What makes Jushi so special is the trio of states that’ll likely comprise over 80% of its revenue this year: Pennsylvania, Illinois, and Virginia. What these states share in common is their limited license issuance, with regard to cultivation and retail licenses. Pennsylvania and Illinois both cap the number of allowable dispensaries, as well as the number of stores a single business can operate. Meanwhile, Virginia assigns dispensary licenses based on jurisdiction. The point is that these states are purposely reining in competition. Though that might sound bad on the surface, it’s actually great news for Jushi. By limiting competition, it should be able to effectively build up its brand awareness and garner a loyal following without being steamrolled by a larger MSO.
Despite is diminutive stature (a market cap of just $816 million), Jushi hasn’t been afraid to make acquisitions. For instance, in early May, Jushi closed on a deal to boost its medical marijuana production capacity in Virginia, and also acquired two dispensaries in California. The Golden State is the largest cannabis market in the world, by annual sales. Having ended June with almost $127 million in cash and short-term investments, Jushi remains well-capitalized.
I also believe it’s worth pointing out that of the first $250 million in capital raised by Jushi since its inception, approximately $45 million was contributed by executives and insiders. Generally speaking, when executives and insiders have skin in the game, and the interests of management align with their shareholders, good things tend to happen.
Jushi’s discount relative to its peers doesn’t make sense
Comparably speaking, Jushi is a mammoth value relative to its peers, in terms of sales potential and profitability. Here’s a quick rundown of Wall Street’s consensus sales and earnings-per-share (EPS) projections for some of the most popular MSOs by 2024.
- Curaleaf: $3.13 billion in sales / $0.51 in EPS
- Green Thumb Industries: $2 billion in sales / $1.88 in EPS
- Trulieve Cannabis: $1.53 billion in sales / $2.89 in EPS
- Cresco Labs (OTC:CRLBF): $1.77 billion in sales / $0.67 in EPS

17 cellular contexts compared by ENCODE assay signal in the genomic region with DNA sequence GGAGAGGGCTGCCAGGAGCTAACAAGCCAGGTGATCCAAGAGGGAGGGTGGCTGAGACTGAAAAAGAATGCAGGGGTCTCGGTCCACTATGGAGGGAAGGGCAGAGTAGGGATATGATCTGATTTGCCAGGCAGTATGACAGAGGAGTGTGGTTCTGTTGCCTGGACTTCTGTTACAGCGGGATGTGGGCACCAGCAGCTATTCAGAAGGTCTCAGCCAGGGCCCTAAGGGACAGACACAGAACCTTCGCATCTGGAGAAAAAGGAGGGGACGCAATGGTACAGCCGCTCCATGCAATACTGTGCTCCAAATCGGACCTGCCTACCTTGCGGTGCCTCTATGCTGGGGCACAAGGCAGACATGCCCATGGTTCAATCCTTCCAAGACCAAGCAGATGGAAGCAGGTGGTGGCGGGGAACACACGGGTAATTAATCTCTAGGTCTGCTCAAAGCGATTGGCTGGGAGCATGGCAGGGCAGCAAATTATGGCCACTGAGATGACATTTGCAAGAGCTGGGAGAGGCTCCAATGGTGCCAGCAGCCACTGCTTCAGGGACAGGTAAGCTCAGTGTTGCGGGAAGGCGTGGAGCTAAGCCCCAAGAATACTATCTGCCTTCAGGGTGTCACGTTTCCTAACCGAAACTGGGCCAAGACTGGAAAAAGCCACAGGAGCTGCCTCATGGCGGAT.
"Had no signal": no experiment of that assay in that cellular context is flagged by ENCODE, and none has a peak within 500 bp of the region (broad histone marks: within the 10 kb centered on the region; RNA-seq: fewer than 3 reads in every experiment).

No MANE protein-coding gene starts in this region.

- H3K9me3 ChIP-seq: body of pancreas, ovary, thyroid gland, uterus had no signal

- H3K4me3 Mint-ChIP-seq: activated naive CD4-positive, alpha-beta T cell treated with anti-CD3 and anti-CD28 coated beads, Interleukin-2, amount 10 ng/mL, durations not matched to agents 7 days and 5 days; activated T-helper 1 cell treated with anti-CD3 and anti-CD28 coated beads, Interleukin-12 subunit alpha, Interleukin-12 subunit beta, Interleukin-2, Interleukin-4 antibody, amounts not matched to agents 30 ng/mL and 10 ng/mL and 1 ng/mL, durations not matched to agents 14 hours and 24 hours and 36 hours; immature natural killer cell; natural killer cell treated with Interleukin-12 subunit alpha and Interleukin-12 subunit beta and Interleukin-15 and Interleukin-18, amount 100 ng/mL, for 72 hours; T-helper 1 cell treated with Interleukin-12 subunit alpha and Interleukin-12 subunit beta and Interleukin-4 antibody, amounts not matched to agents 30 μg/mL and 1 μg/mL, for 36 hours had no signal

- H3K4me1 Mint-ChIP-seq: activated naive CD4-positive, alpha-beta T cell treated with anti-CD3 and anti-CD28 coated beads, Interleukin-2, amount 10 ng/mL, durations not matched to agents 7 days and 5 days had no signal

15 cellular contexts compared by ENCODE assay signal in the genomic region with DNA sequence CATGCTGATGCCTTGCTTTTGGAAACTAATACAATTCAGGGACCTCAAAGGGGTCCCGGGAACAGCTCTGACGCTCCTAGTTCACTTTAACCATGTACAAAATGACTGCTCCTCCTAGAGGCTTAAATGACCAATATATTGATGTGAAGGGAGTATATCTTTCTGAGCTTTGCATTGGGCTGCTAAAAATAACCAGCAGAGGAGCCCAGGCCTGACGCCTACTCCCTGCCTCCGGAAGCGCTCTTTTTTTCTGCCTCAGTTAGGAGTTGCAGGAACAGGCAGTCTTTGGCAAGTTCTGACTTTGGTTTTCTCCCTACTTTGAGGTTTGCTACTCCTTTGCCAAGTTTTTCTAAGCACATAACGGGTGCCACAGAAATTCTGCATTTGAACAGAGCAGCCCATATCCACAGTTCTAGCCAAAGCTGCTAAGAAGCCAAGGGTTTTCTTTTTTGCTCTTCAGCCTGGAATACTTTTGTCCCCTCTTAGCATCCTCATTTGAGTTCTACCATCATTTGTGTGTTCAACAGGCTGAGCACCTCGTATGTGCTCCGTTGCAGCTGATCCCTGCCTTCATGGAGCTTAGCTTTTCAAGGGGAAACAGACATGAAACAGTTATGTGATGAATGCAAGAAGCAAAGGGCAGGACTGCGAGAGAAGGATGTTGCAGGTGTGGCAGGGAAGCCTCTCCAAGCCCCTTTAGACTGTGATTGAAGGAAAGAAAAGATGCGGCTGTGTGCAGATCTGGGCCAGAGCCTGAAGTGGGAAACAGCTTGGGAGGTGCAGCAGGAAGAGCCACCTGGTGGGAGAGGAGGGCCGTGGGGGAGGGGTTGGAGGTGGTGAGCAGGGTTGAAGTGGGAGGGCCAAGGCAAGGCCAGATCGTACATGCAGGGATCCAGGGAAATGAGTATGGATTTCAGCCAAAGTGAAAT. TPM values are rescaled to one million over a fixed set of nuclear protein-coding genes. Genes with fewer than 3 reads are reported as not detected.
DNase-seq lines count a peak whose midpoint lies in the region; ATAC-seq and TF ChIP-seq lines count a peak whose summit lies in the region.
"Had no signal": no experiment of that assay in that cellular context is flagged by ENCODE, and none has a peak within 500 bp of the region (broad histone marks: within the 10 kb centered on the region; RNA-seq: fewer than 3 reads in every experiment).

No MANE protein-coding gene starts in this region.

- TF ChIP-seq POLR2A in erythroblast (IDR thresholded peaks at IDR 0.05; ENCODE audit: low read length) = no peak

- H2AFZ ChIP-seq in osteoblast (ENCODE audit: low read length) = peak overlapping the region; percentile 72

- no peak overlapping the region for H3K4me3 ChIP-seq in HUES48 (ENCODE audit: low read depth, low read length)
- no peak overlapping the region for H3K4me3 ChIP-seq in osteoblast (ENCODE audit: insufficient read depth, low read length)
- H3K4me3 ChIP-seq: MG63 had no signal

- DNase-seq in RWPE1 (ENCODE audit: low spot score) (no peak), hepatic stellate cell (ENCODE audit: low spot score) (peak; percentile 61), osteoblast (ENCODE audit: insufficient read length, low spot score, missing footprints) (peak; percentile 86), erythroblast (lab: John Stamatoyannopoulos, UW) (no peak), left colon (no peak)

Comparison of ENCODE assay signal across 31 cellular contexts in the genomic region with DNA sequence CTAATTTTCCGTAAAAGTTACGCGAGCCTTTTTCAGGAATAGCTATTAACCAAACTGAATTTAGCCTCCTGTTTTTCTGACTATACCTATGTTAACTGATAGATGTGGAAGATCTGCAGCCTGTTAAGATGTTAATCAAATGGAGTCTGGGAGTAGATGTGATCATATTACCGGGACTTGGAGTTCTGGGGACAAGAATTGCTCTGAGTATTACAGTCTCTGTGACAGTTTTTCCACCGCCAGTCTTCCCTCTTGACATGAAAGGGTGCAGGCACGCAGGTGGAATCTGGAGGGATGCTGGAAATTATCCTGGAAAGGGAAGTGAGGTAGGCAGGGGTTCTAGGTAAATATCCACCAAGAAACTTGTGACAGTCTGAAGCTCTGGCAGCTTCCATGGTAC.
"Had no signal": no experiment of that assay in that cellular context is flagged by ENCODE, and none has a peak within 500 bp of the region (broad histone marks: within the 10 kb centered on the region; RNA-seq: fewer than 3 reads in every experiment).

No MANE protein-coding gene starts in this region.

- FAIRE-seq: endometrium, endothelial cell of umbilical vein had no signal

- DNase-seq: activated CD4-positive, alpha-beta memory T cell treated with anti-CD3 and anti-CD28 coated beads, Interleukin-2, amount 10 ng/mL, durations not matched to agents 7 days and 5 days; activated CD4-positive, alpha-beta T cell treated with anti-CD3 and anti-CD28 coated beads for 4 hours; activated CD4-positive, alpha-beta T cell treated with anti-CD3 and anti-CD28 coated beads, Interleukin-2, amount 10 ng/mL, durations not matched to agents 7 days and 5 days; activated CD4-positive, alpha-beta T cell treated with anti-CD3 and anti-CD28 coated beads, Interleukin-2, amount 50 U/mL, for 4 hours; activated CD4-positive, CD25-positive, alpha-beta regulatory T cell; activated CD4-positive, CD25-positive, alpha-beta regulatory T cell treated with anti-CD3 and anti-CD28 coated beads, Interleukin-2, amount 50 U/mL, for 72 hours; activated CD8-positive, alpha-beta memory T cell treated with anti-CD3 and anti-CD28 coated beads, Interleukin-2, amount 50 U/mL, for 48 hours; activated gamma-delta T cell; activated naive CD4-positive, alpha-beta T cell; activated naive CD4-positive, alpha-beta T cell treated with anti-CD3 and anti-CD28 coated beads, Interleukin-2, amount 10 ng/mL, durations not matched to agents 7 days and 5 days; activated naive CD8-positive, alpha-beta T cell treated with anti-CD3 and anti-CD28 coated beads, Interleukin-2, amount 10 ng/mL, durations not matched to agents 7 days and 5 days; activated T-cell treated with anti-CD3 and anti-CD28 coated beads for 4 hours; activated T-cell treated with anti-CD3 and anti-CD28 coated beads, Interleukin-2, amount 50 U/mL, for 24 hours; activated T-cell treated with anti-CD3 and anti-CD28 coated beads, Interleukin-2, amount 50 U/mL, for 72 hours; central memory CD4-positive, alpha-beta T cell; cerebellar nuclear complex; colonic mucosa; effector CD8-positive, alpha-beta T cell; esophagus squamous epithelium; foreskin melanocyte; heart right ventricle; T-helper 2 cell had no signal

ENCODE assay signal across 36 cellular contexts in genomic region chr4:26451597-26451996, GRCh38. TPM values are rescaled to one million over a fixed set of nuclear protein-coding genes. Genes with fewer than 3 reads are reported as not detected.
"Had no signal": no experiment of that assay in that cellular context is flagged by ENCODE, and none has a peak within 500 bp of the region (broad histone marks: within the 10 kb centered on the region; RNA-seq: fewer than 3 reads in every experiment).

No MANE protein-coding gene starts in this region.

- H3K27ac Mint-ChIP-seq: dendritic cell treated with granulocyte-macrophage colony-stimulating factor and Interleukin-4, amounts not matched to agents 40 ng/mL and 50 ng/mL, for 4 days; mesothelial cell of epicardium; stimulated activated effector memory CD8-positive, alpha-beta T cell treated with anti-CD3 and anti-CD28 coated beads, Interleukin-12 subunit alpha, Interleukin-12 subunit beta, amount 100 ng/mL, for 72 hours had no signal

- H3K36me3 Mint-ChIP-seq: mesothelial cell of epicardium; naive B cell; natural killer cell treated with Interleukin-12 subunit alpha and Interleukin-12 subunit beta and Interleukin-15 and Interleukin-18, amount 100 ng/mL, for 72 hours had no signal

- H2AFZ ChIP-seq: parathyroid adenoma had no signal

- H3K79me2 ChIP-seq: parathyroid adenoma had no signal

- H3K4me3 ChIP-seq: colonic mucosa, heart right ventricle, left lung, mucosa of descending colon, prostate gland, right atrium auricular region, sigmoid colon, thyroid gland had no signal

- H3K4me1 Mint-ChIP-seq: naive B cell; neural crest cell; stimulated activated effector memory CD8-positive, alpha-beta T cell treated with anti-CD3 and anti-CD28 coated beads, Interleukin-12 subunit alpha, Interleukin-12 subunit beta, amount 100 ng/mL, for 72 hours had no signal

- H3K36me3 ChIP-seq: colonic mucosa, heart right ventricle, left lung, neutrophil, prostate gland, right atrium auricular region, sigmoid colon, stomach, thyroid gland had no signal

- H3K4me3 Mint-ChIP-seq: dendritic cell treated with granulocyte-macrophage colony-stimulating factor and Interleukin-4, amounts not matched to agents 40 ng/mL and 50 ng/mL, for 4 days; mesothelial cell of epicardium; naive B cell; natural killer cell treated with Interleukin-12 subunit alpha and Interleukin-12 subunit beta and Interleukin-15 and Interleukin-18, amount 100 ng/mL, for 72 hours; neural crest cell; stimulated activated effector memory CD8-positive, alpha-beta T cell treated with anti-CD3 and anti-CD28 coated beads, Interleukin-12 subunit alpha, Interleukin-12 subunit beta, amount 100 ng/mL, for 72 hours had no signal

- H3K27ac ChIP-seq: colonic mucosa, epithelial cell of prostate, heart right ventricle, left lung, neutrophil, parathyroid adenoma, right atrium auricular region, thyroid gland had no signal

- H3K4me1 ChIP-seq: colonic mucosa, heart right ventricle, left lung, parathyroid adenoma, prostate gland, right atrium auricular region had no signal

- Columbia Care: $1.39 billion in sales / $0.30 in EPS
Take note that I’m not in any way degrading these five MSOs. In fact, I’ve been pounding the table on all but Curaleaf as attractive long-term buys. But to put this data into some context, Curaleaf, Green Thumb, Trulieve, Cresco, and Columbia Care are respectively valued at price-to-sales ratios for 2024 of 2.6, 3.3, 3.8, 1.5, and 1. In terms of price-to-earnings ratios for 2024, we’re looking at 23.4, 16.5, 11.3, 16.4, and 16, respectively.
Now, take a closer look at what Wall Street envisions Jushi bringing to the table by 2024:
- Jushi Holdings: $972 million in sales / $1.42 in EPS
Based on its current share price and market cap, we’re looking at a price-to-sales ratio of 0.8 in 2024 and a P/E ratio in 2024 of just 3.4! That’s how much cheaper Jushi is relative to its peers, and its relative discount doesn’t make any sense.
I’ve taken the plunge and plan to hold for years to come. Now, it’s time to be patient and trust management to continue making the right moves.
This article represents the opinion of the writer, who may disagree with the “official” recommendation position of a Motley Fool premium advisory service. We’re motley! Questioning an investing thesis — even one of our own — helps us all think critically about investing and make decisions that help us become smarter, happier, and richer.